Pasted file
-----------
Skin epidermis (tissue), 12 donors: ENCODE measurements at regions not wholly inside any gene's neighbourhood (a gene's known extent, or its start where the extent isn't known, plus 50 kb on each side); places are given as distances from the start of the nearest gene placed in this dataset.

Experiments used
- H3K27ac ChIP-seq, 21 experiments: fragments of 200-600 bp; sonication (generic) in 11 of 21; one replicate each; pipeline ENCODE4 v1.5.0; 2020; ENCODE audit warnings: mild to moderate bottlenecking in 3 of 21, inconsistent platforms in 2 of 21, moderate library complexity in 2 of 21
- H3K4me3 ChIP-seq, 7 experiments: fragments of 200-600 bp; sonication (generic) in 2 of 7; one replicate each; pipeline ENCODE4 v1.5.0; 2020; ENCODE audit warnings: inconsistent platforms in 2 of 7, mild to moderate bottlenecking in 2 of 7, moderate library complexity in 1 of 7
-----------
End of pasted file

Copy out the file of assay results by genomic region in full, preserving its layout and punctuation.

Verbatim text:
Skin epidermis (tissue), 12 donors: ENCODE measurements at regions not wholly inside any gene's neighbourhood (a gene's known extent, or its start where the extent isn't known, plus 50 kb on each side); places are given as distances from the start of the nearest gene placed in this dataset.

Experiments used
- H3K27ac ChIP-seq, 21 experiments: fragments of 200-600 bp; sonication (generic) in 11 of 21; one replicate each; pipeline ENCODE4 v1.5.0; 2020; ENCODE audit warnings: mild to moderate bottlenecking in 3 of 21, inconsistent platforms in 2 of 21, moderate library complexity in 2 of 21
- H3K4me3 ChIP-seq, 7 experiments: fragments of 200-600 bp; sonication (generic) in 2 of 7; one replicate each; pipeline ENCODE4 v1.5.0; 2020; ENCODE audit warnings: inconsistent platforms in 2 of 7, mild to moderate bottlenecking in 2 of 7, moderate library complexity in 1 of 7